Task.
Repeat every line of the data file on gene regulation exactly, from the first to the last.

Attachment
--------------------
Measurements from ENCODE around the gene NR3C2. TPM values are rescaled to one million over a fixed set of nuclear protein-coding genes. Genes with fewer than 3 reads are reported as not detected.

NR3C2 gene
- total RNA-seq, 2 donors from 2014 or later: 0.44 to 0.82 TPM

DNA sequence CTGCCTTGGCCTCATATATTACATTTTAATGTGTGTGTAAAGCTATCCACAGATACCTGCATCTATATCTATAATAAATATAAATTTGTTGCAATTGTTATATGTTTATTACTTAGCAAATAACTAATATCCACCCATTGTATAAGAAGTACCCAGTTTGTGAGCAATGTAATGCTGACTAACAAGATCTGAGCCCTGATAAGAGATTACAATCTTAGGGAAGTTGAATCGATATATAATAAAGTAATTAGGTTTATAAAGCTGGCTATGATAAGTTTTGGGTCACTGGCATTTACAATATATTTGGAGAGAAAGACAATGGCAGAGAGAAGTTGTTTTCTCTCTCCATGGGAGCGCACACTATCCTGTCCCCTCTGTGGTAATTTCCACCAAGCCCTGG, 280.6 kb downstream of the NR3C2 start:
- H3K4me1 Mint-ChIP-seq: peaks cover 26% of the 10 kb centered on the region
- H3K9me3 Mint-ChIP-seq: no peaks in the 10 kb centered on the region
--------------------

Measurements from ENCODE around the gene NR3C2. TPM values are rescaled to one million over a fixed set of nuclear protein-coding genes. Genes with fewer than 3 reads are reported as not detected.

NR3C2 gene
- total RNA-seq, 2 donors from 2014 or later: 0.44 to 0.82 TPM

DNA sequence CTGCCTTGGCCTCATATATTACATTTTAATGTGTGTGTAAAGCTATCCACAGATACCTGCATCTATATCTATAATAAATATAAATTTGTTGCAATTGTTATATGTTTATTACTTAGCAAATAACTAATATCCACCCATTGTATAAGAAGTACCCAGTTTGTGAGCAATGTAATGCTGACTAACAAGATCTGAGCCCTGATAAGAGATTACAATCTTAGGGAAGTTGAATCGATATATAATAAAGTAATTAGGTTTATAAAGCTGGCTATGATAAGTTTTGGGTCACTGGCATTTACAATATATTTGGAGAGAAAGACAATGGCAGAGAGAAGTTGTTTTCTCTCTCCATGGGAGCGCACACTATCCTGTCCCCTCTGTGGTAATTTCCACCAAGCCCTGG, 280.6 kb downstream of the NR3C2 start:
- H3K4me1 Mint-ChIP-seq: peaks cover 26% of the 10 kb centered on the region
- H3K9me3 Mint-ChIP-seq: no peaks in the 10 kb centered on the region